Frequently Asked Questions - Vegetarians
Many people have come to believe that vegetarian or vegan eating, represents the healthiest approach to diet possible. In the case of the individual trying to recover from CRC, this may not always be the case.
Vegetarianism, when appropriate for your constitution and health condition and when approached with adequate self-education, self-awareness and diet diversity, CAN be a cleansing, health supporting choice.
While I support a vegetarian, and even vegan diet for some people, I have found that some people are actually better off eating some organic animal products. Having been a vegetarian for ten years, when I switched to meat eating, it was a huge shift. Finding meat that I was ethically comfortable with and thought was healthful was a significant project.
A very small percent of meat, egg and dairy production is actually free of cruelty, unhealthy living conditions and GMO feed. Sourcing good meat usually involves some travel, buying in bulk and building a relationship with a local farmer.
If you are eating vegan or vegetarian minus the dairy (since most dairy food is not recommended on a candida diet); you will be hard pressed to maintain balanced blood sugar and stable weight. If you're trying to remain aware of food sensitivities, candida diet specifics, food combining and a four-day rotation, eating vegetarian will be challenging.
I would like to share the following for those who are ‘teetering’ on the edge of choosing animal products and sticking to vegetarianism. This can be an uncomfortable ‘fence’ to sit on as we may feel very strongly about our desire to eat compassionately.
Please don’t get me wrong, I passionately support vegetarianism for health, and ethical reasons. I was vegetarian myself for ten years and for five of those I too was vegan. I loved the diversity of foods and flavors that I was exposed to and I really enjoyed the spiritual aspects. I became much more sensitive to life and living creatures.
I am well aware of the hundreds of good arguments to eat vegetarian and I do not mean to open up a debate here. However, I would like to save some of you from self-torment if you are struggling in that place where your common sense and or your body are fighting with your belief system. If on some level you feel strongly that for you, for right now, the choice to eat animal products may be the right choice, this may be a source of deep wisdom that you need to listen to even if the idea is difficult to accept on other levels.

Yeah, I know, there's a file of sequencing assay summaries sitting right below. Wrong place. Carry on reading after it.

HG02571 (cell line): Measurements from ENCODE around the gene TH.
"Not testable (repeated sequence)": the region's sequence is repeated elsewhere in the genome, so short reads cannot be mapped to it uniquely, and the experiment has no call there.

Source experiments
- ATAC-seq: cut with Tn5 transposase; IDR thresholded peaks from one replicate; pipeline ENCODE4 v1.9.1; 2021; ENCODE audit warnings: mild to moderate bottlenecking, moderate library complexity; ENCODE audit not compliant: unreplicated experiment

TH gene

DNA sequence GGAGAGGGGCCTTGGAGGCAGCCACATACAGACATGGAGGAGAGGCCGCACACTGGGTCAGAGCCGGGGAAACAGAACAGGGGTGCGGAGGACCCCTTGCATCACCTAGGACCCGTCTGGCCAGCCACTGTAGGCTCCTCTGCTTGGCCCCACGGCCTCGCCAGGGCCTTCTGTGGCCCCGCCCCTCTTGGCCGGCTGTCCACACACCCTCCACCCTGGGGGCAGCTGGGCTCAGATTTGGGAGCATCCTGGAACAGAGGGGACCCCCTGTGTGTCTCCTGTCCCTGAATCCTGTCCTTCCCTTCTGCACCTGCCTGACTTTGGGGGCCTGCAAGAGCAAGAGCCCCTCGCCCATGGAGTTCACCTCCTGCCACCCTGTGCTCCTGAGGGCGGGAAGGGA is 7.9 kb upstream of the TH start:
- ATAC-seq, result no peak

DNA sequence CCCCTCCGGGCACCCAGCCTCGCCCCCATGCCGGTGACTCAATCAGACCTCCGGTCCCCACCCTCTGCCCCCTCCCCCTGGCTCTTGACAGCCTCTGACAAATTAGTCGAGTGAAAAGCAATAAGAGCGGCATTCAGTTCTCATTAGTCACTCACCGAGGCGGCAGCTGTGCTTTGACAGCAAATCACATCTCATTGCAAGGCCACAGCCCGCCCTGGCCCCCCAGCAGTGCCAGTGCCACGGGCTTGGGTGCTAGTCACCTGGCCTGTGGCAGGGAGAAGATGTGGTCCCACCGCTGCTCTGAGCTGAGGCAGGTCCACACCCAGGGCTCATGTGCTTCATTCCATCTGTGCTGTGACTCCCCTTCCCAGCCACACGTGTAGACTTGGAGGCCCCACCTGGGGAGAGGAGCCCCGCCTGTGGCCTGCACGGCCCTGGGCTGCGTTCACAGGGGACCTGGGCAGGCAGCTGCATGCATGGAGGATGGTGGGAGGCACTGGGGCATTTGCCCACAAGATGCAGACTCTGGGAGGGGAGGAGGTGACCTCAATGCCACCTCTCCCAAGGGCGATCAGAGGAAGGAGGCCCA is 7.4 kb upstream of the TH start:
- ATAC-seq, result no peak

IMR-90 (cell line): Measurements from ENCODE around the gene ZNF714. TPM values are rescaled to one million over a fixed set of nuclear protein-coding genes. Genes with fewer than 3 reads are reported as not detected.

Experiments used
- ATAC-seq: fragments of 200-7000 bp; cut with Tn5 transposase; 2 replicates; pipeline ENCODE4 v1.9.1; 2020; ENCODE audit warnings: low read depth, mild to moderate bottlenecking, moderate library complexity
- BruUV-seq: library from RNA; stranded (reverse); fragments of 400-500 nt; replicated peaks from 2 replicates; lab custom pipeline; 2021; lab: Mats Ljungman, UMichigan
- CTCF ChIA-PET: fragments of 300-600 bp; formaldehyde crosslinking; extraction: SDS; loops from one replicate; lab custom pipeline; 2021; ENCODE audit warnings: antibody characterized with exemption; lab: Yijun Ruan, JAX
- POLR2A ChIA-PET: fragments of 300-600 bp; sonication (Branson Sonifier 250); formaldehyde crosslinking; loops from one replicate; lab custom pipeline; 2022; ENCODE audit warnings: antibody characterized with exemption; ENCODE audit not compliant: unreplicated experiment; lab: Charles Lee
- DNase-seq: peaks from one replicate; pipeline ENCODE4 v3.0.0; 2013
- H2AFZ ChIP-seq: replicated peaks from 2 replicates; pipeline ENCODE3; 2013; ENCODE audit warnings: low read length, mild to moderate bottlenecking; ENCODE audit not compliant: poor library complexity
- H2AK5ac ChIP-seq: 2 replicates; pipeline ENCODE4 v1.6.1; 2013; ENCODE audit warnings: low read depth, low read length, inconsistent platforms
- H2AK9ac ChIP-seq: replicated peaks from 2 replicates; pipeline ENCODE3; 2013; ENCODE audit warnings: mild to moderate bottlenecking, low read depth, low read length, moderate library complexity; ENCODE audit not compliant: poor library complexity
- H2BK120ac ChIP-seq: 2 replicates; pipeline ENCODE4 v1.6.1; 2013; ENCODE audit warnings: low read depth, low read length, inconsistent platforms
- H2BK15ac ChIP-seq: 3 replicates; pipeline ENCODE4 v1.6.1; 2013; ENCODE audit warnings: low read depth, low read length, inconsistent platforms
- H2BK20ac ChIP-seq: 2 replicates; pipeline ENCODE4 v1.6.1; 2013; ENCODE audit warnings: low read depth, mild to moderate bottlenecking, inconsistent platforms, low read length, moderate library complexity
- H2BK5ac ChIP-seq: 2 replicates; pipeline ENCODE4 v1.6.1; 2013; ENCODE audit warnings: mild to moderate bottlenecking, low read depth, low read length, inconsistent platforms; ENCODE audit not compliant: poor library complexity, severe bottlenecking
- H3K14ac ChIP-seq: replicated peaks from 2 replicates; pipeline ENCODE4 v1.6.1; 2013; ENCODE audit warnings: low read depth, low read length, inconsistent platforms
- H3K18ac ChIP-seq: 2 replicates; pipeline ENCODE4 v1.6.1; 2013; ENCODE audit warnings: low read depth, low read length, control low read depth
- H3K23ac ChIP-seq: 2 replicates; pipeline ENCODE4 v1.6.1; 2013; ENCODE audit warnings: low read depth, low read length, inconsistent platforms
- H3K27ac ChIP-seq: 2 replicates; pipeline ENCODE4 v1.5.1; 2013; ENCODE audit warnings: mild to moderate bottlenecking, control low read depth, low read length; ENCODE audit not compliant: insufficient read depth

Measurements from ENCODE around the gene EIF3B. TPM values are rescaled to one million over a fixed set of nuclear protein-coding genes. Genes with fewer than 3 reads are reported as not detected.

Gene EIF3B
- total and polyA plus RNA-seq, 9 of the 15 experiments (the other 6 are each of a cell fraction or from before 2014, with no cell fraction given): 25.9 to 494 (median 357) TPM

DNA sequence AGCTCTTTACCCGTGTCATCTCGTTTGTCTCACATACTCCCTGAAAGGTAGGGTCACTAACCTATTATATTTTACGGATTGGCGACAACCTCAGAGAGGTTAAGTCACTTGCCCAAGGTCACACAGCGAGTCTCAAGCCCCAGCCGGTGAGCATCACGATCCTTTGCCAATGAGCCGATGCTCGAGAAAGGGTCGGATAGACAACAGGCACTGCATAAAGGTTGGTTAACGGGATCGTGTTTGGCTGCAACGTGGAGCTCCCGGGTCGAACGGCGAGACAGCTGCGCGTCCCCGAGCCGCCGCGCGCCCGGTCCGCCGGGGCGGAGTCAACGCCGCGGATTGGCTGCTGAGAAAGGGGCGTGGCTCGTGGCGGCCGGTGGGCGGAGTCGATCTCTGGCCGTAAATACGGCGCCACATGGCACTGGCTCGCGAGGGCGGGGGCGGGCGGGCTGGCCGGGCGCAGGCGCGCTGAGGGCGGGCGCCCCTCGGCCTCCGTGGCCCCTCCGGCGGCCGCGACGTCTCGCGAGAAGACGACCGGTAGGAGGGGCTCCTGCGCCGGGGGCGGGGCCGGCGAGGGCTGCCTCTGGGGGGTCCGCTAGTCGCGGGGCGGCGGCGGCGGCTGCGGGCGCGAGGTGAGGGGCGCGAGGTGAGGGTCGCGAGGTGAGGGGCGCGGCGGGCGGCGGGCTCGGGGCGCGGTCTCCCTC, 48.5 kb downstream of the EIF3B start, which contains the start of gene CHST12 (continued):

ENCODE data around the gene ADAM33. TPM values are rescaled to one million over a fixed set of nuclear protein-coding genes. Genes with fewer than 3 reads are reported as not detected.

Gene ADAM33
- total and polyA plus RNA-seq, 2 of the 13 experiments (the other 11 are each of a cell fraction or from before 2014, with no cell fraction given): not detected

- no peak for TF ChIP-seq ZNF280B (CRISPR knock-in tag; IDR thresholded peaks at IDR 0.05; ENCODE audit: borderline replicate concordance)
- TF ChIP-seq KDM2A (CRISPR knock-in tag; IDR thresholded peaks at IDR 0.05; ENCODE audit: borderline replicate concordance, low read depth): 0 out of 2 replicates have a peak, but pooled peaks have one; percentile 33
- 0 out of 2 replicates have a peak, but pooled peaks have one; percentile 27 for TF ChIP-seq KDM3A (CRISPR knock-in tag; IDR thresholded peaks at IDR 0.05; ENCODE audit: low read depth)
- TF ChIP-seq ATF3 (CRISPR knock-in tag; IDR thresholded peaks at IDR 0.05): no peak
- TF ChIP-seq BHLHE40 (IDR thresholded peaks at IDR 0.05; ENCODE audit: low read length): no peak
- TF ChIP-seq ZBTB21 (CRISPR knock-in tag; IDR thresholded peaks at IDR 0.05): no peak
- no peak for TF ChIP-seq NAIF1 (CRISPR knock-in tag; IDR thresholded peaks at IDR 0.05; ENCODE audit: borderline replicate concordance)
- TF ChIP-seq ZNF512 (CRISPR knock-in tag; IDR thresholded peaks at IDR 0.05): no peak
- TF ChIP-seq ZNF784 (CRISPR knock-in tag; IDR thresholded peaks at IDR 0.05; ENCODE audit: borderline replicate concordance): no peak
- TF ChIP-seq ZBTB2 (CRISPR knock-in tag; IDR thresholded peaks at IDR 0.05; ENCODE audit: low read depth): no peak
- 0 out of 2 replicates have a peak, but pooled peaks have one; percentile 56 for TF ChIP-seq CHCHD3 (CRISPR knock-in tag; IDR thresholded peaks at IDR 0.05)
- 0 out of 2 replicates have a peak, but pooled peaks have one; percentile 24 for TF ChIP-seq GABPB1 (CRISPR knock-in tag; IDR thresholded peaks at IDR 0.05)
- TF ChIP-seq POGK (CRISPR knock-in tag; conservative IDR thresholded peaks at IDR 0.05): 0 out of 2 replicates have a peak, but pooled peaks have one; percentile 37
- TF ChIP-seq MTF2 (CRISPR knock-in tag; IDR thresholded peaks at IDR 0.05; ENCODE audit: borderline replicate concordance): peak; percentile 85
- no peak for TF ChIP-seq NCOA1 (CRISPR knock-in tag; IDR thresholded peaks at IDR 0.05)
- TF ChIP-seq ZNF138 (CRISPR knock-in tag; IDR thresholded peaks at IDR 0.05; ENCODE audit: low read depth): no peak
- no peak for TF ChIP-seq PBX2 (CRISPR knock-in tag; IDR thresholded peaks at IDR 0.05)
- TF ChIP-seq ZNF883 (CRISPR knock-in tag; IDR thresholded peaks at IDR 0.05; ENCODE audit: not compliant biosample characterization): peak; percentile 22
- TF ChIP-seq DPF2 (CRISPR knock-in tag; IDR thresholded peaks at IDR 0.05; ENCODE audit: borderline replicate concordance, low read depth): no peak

Accepting the choice to eat animal products can be a tough switch for some of us. However, in some cases it may be the best choice for us at least on a temporary basis. I cannot condone the tactics used by the animal agriculture industry but I do support the more humane livestock treatment employed by organic farms, especially small, diverse farms practicing a holistic farming method called agroecology in which animals play a key role in closed loop nutrient utilization cycles. This approach makes extraordinarily efficient use of resources and can minimize inputs and the transportation and production footprints related to them. For our own nutrient needs, the higher protein content and highly available nutrients (especially protein, lysine, taurine and iron) of truly healthy meat can enhance healing.
As I always say, when we are healing, the most powerful tool we have is the development of the skill of learning to listen to our bodies. When it comes to this decision, use your mind to explore your best options, but use your body and heart to decide what you need in order to enhance your own healing.
Also see 'Animal Products' in Healthy Eating Tips.
This is an article by Tarilee, Cornish, CNP
Tarilee Cornish is a Certified Nutritional Practitioner with a special interest in immune and digestive recovery including general detoxification and recovery from food allergies and candida overgrowth. She is especially passionate about pure healing food choices that have a democratic, ecological and compassionate production and distribution chain. Tarilee is a moderator on the WholeApproach Support Forum.
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